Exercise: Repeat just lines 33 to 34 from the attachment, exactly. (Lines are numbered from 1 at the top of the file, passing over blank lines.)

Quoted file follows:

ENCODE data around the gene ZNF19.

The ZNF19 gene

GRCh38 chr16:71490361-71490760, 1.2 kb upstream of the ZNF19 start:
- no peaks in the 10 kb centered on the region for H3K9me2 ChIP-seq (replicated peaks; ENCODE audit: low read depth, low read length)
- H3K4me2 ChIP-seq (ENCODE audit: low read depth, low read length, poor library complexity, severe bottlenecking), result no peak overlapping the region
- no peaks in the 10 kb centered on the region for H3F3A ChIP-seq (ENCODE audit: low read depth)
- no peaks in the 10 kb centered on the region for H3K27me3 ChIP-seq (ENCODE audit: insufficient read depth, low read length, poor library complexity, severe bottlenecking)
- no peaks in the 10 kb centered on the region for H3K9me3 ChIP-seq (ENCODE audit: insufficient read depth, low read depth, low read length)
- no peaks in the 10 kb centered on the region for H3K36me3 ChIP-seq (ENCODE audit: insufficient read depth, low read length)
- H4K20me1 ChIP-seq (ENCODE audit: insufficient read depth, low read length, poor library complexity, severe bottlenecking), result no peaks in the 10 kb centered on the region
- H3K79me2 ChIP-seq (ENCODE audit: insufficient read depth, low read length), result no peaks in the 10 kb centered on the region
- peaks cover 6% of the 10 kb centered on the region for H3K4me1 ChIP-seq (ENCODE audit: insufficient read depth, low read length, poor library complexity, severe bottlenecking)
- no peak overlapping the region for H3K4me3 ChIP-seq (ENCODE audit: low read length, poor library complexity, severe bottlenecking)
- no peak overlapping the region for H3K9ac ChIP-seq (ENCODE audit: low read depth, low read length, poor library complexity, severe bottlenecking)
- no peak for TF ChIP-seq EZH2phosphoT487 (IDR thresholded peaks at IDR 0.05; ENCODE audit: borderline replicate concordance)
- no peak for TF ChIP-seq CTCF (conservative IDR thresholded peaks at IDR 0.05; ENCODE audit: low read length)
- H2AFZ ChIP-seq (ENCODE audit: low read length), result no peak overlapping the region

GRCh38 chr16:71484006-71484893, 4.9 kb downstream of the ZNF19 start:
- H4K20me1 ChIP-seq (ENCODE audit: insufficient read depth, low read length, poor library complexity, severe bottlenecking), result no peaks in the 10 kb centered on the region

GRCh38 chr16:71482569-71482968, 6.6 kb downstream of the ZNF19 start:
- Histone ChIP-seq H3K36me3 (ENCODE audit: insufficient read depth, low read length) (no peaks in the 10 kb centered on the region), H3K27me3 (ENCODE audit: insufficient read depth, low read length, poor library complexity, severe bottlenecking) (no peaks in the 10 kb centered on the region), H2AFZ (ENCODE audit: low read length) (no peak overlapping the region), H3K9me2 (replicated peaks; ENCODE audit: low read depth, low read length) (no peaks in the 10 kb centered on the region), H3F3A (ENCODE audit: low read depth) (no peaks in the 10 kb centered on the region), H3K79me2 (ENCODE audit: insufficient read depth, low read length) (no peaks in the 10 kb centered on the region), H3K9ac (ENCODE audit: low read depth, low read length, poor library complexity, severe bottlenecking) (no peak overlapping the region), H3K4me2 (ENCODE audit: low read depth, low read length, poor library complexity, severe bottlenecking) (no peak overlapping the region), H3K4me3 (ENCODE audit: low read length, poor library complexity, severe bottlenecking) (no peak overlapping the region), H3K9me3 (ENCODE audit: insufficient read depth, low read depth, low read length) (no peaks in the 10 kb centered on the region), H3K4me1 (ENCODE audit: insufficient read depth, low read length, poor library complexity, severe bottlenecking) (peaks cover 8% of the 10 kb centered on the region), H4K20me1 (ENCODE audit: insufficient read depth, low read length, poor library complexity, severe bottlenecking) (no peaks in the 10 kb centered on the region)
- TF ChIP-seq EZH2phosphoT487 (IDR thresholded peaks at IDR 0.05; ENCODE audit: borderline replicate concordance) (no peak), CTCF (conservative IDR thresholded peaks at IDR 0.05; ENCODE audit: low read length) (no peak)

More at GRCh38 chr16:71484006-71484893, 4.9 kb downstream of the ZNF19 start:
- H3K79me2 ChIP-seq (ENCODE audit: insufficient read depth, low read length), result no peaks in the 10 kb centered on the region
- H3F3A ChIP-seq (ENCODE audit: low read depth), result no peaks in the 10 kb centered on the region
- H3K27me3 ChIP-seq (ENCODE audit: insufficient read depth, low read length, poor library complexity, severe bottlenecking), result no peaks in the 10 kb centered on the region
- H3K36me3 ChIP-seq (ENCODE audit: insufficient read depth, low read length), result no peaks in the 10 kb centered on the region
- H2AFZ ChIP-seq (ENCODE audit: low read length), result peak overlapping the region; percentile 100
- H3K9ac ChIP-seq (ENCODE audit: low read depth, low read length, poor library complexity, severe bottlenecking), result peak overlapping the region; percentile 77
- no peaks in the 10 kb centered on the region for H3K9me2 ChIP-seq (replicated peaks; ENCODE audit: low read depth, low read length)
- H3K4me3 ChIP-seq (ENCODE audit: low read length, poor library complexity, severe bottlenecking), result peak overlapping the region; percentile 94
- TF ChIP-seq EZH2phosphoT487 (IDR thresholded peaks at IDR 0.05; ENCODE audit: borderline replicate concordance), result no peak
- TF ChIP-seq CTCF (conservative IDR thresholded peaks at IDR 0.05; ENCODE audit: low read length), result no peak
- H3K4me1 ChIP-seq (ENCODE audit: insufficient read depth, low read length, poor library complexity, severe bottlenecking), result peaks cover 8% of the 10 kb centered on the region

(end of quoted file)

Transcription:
- TF ChIP-seq CTCF (conservative IDR thresholded peaks at IDR 0.05; ENCODE audit: low read length), result no peak
- H3K4me1 ChIP-seq (ENCODE audit: insufficient read depth, low read length, poor library complexity, severe bottlenecking), result peaks cover 8% of the 10 kb centered on the region